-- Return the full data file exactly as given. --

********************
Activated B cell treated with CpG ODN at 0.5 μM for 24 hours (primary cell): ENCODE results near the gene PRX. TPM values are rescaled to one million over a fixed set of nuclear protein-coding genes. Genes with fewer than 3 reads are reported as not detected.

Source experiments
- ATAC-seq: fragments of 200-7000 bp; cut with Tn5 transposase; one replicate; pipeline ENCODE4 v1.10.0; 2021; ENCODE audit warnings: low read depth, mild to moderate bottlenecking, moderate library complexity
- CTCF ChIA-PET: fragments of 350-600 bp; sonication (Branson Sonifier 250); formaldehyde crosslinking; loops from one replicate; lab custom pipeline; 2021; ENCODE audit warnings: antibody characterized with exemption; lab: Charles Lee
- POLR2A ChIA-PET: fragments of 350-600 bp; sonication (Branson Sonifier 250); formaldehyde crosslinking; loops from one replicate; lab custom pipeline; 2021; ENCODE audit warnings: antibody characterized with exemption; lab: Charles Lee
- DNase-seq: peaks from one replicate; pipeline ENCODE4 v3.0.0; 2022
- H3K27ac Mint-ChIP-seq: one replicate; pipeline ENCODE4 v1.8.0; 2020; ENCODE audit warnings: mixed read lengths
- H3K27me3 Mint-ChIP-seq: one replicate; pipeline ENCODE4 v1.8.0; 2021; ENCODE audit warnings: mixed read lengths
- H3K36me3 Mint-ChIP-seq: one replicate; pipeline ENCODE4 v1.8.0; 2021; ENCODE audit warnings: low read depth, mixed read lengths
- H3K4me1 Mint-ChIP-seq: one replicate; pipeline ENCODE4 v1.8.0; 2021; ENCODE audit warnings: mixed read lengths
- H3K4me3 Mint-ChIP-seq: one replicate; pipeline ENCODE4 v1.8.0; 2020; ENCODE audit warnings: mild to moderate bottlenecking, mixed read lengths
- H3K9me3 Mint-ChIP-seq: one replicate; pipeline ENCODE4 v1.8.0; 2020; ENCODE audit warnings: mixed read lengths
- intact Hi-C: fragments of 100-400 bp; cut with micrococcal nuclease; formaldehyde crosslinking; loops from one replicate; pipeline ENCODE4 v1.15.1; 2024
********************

Activated B cell treated with CpG ODN at 0.5 μM for 24 hours (primary cell): ENCODE results near the gene PRX. TPM values are rescaled to one million over a fixed set of nuclear protein-coding genes. Genes with fewer than 3 reads are reported as not detected.

Source experiments
- ATAC-seq: fragments of 200-7000 bp; cut with Tn5 transposase; one replicate; pipeline ENCODE4 v1.10.0; 2021; ENCODE audit warnings: low read depth, mild to moderate bottlenecking, moderate library complexity
- CTCF ChIA-PET: fragments of 350-600 bp; sonication (Branson Sonifier 250); formaldehyde crosslinking; loops from one replicate; lab custom pipeline; 2021; ENCODE audit warnings: antibody characterized with exemption; lab: Charles Lee
- POLR2A ChIA-PET: fragments of 350-600 bp; sonication (Branson Sonifier 250); formaldehyde crosslinking; loops from one replicate; lab custom pipeline; 2021; ENCODE audit warnings: antibody characterized with exemption; lab: Charles Lee
- DNase-seq: peaks from one replicate; pipeline ENCODE4 v3.0.0; 2022
- H3K27ac Mint-ChIP-seq: one replicate; pipeline ENCODE4 v1.8.0; 2020; ENCODE audit warnings: mixed read lengths
- H3K27me3 Mint-ChIP-seq: one replicate; pipeline ENCODE4 v1.8.0; 2021; ENCODE audit warnings: mixed read lengths
- H3K36me3 Mint-ChIP-seq: one replicate; pipeline ENCODE4 v1.8.0; 2021; ENCODE audit warnings: low read depth, mixed read lengths
- H3K4me1 Mint-ChIP-seq: one replicate; pipeline ENCODE4 v1.8.0; 2021; ENCODE audit warnings: mixed read lengths
- H3K4me3 Mint-ChIP-seq: one replicate; pipeline ENCODE4 v1.8.0; 2020; ENCODE audit warnings: mild to moderate bottlenecking, mixed read lengths
- H3K9me3 Mint-ChIP-seq: one replicate; pipeline ENCODE4 v1.8.0; 2020; ENCODE audit warnings: mixed read lengths
- intact Hi-C: fragments of 100-400 bp; cut with micrococcal nuclease; formaldehyde crosslinking; loops from one replicate; pipeline ENCODE4 v1.15.1; 2024